German prisoners with the required skills were put to work on the construction of new homes within the localities of their camps and they were paid the current union rates of pay which worked out at around a shilling a day or between three and six shillings for a 48 hour week. This worked out fine until some of the local population became annoyed at what they saw as foreigners taking their jobs and as a result in London repair gangs went on strike, in Newcastle men volunteered to work two hours per day extra rather than receive help from the German PoWs and dockers threatened to walk out if German PoWs were sent to work at their docks. Eventually these fears were calmed when the government assured the locals that PoW labour would only be used when local labour was not available.
Even today many people recall men in dark uniforms with the letter "P" painted on their trouser leg working on the construction of houses or repairing roads. By 1946 116,000 prisoners were involved in construction and “other useful work” in Britain and around 169,000 prisoners were involved in agricultural work – about a fifth of all farm labour in the country at the peak. What should be remembered though is that under the Geneva Convention officers could not be put to work and the British chose not to let ardent Nazis work either. Only good conduct prisoners were allowed to work outside the camp.
Life in a British POW camp was not easy but compared to other nations’ treatment of POWs was on the whole fair. One account of camp life is given here:
"About eighty men lodged in each hut. Apart from the beds, the only furniture consisted of two tables and four benches. Prisoners squatted on the edge of the bed or lay in bunks. There was not a single moment of real peace because one was surrounded by games of cards, stories, discussions, lessons and other noises...always the same faces".
A scene inside a Nissen hut. Note the wooden bunks and the heater in the middle of the room. This was the only source of heat in the hut and in winter temperatures dropped considerably inside.
Also ongoing on the camps were lectures, concerts, gardening and handicrafts and particularly carving (sometimes of the bedposts!). Sport was popular with football, boxing and wrestling being the main activities with chess and playing cards also proving popular pastimes. There were opportunities for education as well in some camps with lessons in English (which proved very popular), shorthand, mechanics, physics and forestry. Paper was in short supply but the inmates of the camp improvised, using blackout material for blackboards, toilet paper and the backs of labels from tinned foods as exercise books. There were jobs to be done in the kitchen and in health care too and letter writing and the making of toys for the local children were another feature of life as a POW. Work was optional but most elected to as it passed the time more quickly.
Another strange aspect of life in a British prison camp was the fact that prisoners received the same amount of daily rations as British servicemen, which turned out to be more than the civilian population received. So in effect the German POWs were better fed than the civilian population of Britain . The German working prisoner recieved weekly: 42ozs of meat, 8ozs of bacon, 5½ lbs of bread, 10½ ozs of margarine as well as vegetables, cheese, cake, jam and tea. These amounts were increased slightly in June 1945. A typical daily menu (this one came from camp 197) consisted of the following:
Breakfast: A quarter of bread, margarine and tea.
Dinner: Pork with potatoes
Supper: Milk, Soup and a fifth of bread.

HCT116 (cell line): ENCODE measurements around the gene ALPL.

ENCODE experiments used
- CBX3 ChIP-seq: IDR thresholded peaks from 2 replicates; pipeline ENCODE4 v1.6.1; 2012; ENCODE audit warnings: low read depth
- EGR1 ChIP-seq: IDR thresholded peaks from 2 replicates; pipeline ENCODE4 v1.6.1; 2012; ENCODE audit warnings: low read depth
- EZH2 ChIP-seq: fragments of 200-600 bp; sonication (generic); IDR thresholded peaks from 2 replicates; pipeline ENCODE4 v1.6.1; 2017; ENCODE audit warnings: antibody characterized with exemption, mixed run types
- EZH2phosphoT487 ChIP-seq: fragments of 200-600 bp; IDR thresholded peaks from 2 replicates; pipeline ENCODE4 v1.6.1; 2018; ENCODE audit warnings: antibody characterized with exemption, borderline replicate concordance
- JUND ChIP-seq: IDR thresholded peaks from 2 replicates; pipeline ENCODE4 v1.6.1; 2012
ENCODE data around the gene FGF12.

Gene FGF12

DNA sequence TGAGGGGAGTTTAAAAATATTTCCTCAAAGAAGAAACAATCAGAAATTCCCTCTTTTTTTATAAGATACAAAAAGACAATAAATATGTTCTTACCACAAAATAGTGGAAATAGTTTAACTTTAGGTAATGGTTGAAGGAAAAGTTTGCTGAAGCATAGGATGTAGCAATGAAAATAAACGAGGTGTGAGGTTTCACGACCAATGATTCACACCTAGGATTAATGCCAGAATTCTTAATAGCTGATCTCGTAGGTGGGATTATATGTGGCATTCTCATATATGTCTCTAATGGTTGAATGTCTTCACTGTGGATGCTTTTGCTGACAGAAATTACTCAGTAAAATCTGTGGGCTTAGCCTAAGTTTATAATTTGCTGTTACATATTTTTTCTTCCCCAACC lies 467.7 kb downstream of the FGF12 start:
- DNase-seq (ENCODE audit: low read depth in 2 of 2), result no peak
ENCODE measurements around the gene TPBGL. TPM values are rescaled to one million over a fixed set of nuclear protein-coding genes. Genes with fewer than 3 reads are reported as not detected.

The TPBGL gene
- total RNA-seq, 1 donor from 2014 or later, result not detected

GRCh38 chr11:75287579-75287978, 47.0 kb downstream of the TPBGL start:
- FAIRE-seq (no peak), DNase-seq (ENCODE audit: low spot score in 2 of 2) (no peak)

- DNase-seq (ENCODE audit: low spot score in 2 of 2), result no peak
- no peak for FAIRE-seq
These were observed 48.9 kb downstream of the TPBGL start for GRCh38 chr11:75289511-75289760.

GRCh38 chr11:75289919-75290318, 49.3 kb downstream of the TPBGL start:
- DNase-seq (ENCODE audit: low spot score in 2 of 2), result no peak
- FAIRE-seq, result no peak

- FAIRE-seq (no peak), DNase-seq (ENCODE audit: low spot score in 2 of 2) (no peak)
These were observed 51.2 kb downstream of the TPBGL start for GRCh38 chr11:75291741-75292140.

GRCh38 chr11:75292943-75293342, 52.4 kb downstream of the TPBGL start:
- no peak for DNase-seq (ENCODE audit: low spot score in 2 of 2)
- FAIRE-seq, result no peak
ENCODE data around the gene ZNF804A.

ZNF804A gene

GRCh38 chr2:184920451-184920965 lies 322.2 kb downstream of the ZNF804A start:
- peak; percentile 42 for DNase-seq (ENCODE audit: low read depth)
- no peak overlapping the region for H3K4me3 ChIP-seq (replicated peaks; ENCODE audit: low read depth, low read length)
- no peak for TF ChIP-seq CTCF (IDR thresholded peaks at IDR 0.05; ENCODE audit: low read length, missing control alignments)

The physical condition of prisoners was on the whole pretty good with regular meals and reasonable medical care being available to all. The mental condition of a lot of prisoners was however a different story. Not knowing when they would be released had a demoralising effect on prisoners who also had little knowledge of the welfare of their families and relatives and the state of their homeland. Many also suffered from nightmares and other symptoms of what is now known as post traumatic stress disorder.
With the war’s end many prisoners were soon on their way back home but a programme of re-education was devised to supposedly prepare the prisoners for a new life in a different Germany . The full horrors of the Holocaust were put on show and one prisoner who was at the time a hard-line Nazi remembers that many of his comrades did not believe that the Holocaust had taken place thinking it was British propaganda designed to shame the German people even more. This process of re-education determined whether a prisoner would be sent home early or not and interviews took place to determine the prisoner’s attitude. Many who at first showed contempt for the British realised that the war was now over and the only way to secure their release was to change their attitude. Many did and the first repatriations took place in 1946. Some were less flexible however and at these interviews (which took place every six months) would show their loyalty to the Nazi regime by marching in to the interrogation room and giving a Nazi salute to the British officer present which would mean a further six months in captivity. Among Waffen SS prisoners this was common and later after the Nuremberg trials when the Waffen SS was deemed a criminal organisation many prisoners were held for longer periods simply for being a member.
The last prisoners’ repatriations took place in 1949 but many whose hometown was in the Soviet sector did not want to return to Germany . Fearing another spell of imprisonment in Soviet hands, they decided to stay in Britain where they became known as "DPs" or displaced persons. The opportunity to mix with local people was given to the German PoWs after the war; for example Christmas could be spent with a local family and regular visits would be made to present local children with toys that had been carved from wood during their spare time. By all accounts there was little animosity towards the German prisoners who by this time had become a familiar sight in towns and villages in Britain . Some married local girls and stayed in Britain .
In addition to pay by the British and American government for work done by prisoners while in captivity the German government passed a POW compensation bill which awarded those imprisoned after 1st January 1947 one mark per day and increasing to five marks per day after 1st January 1949. Financial settlements were not always straightforward, however.
A more detailed academic study entitled “Employing the Enemy - The Contribution of German and Italian Prisoners of War to British Agriculture during and after the Second World War” by Johann Custodis is available for download as a PDF file.
Other documents and photographs relating to Dorstone Prisoner of War Camp and its occupants can be accessed from the Index page of the Voss Collection .